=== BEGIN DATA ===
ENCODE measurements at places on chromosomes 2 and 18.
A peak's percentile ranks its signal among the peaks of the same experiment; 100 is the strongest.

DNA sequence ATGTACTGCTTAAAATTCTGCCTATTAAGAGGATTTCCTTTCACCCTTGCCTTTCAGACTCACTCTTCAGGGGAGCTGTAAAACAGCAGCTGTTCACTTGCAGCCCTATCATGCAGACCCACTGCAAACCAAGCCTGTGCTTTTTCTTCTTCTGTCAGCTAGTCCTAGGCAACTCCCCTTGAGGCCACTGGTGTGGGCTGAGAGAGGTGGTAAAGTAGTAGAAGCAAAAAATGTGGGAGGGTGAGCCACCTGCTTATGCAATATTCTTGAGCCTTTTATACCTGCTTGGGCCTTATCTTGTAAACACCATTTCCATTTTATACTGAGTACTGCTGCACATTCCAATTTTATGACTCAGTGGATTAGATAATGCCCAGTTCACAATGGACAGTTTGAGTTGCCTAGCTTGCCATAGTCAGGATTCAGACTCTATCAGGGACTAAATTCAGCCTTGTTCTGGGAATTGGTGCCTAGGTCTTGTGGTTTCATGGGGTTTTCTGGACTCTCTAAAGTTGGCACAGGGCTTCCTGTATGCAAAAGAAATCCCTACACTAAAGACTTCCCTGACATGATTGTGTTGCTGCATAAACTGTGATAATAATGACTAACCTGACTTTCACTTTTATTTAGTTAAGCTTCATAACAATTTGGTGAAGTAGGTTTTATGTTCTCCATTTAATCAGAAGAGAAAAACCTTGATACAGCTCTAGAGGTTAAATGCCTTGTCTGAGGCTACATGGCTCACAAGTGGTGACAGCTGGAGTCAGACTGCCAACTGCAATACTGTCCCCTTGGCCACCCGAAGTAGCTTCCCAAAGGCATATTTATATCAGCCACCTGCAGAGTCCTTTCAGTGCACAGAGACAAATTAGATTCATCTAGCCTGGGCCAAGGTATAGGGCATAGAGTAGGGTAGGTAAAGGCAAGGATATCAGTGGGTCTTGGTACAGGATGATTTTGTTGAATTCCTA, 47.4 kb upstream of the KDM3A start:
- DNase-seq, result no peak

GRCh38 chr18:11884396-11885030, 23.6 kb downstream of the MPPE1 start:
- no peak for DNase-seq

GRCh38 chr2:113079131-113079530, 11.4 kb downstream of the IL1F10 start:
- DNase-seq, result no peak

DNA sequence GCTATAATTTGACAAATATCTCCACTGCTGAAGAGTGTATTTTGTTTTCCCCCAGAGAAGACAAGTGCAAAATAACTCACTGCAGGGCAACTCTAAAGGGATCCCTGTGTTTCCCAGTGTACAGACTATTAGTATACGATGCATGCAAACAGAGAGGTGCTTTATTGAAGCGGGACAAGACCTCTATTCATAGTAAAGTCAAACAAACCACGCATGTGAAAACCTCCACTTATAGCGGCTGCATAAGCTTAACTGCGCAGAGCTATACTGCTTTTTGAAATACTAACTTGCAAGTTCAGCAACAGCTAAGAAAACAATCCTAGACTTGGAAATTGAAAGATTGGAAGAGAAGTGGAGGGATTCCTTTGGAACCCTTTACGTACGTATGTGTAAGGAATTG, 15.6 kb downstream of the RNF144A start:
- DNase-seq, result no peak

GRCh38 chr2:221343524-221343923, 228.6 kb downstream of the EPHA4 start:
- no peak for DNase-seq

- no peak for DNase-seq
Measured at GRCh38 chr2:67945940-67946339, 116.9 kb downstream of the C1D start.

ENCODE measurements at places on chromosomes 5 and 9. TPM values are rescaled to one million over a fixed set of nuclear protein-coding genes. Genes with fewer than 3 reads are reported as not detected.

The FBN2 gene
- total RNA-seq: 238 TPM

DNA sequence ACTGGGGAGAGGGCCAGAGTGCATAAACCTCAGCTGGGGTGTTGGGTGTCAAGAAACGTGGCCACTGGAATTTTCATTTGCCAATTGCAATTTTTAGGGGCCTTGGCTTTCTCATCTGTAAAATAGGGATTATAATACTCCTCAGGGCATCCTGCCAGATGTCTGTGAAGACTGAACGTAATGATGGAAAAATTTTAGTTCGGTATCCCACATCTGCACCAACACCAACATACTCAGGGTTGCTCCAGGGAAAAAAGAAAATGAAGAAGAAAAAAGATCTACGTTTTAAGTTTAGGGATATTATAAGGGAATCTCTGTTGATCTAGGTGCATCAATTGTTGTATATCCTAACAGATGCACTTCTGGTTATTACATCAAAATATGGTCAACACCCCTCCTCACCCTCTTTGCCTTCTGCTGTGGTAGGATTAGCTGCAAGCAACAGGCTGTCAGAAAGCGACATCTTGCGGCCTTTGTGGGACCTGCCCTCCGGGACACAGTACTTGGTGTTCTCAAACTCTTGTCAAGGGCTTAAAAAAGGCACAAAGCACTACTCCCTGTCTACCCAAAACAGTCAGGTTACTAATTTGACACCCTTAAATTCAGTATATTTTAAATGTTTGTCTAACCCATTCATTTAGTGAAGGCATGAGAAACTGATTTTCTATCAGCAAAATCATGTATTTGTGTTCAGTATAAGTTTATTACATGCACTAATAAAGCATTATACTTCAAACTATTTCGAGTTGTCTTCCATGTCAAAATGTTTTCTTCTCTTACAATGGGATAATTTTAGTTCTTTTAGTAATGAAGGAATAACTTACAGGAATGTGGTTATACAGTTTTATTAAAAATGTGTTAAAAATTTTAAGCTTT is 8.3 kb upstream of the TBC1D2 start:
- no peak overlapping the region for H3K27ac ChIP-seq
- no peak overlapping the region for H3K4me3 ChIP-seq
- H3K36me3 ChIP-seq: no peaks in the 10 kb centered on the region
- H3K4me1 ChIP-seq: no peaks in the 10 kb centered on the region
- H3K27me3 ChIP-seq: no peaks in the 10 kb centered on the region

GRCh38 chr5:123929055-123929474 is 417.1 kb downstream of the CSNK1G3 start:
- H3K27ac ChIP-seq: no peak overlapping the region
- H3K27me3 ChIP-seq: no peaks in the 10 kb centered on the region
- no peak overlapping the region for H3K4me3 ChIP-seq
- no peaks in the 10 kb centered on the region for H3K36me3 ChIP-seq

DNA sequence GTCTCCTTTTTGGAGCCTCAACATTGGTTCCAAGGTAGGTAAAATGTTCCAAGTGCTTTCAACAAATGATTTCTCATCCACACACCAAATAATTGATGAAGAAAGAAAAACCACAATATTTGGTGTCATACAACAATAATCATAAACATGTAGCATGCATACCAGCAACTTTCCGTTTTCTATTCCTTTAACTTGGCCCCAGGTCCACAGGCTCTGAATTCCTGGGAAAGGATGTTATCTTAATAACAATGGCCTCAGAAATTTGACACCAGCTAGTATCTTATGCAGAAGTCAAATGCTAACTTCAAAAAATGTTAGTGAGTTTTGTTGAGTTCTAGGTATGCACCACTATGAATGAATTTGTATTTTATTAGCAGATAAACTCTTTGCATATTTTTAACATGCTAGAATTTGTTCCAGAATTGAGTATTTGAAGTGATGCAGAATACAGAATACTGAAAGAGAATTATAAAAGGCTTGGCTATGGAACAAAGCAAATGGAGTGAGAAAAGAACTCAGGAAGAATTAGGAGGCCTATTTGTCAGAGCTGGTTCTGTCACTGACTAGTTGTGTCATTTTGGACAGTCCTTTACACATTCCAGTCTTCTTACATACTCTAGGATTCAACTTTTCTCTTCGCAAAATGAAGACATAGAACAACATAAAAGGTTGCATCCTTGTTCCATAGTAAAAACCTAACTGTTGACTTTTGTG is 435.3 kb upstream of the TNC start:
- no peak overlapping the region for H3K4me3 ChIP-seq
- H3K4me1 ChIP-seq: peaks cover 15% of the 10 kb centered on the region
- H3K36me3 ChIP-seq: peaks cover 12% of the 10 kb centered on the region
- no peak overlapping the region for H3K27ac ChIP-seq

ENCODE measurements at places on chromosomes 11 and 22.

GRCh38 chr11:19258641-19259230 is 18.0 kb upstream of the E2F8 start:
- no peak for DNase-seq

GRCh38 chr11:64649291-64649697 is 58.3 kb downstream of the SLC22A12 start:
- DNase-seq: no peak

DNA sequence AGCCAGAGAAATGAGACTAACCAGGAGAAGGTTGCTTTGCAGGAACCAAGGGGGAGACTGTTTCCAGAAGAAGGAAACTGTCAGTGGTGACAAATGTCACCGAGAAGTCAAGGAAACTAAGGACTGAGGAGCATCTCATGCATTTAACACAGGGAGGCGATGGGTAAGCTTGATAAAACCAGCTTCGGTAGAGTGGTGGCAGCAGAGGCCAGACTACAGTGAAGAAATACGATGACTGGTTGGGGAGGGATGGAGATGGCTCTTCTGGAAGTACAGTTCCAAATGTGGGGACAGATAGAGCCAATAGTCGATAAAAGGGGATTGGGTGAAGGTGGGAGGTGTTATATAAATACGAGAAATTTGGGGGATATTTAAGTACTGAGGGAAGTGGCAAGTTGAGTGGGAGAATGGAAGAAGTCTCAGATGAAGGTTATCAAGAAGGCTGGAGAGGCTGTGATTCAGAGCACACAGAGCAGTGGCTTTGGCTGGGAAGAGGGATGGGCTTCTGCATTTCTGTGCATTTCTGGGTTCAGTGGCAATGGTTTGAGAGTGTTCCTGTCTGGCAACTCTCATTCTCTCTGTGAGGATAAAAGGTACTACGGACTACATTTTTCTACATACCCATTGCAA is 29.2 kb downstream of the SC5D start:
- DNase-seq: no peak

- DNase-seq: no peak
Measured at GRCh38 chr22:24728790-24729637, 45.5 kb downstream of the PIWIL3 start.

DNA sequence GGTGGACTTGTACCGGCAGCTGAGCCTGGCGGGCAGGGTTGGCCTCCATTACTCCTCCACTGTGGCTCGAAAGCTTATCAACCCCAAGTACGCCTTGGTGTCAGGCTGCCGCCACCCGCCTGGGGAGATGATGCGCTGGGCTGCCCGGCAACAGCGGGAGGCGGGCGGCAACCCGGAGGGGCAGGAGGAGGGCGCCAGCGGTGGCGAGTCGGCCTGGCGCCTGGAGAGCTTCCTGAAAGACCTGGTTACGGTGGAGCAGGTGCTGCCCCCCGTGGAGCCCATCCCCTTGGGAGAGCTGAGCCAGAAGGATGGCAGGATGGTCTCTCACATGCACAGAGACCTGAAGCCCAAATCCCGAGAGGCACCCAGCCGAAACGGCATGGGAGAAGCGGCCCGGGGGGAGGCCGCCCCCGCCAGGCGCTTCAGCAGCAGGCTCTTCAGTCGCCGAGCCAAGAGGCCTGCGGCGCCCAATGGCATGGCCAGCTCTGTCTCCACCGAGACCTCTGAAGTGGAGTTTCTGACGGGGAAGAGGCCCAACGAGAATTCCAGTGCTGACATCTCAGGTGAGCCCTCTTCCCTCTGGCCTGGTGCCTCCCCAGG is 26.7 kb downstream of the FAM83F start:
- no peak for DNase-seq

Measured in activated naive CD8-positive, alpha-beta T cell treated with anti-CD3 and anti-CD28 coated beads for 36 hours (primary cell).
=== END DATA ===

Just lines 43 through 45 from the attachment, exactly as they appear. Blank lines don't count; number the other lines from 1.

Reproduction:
DNA sequence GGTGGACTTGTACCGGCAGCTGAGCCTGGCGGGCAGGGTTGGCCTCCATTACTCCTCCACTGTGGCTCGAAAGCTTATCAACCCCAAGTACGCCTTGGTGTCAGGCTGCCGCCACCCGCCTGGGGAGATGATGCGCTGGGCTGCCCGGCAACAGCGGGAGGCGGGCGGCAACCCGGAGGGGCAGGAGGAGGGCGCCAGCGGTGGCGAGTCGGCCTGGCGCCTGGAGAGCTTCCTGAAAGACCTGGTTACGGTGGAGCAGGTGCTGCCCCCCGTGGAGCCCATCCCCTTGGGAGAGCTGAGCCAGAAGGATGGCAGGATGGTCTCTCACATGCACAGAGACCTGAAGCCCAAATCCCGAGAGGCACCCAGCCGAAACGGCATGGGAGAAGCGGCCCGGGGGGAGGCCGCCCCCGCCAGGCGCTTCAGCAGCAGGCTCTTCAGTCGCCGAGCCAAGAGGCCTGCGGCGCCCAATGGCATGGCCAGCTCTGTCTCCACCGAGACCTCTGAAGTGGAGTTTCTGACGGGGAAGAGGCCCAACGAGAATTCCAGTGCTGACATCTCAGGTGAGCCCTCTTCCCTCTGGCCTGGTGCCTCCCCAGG is 26.7 kb downstream of the FAM83F start:
- no peak for DNase-seq

Measured in activated naive CD8-positive, alpha-beta T cell treated with anti-CD3 and anti-CD28 coated beads for 36 hours (primary cell).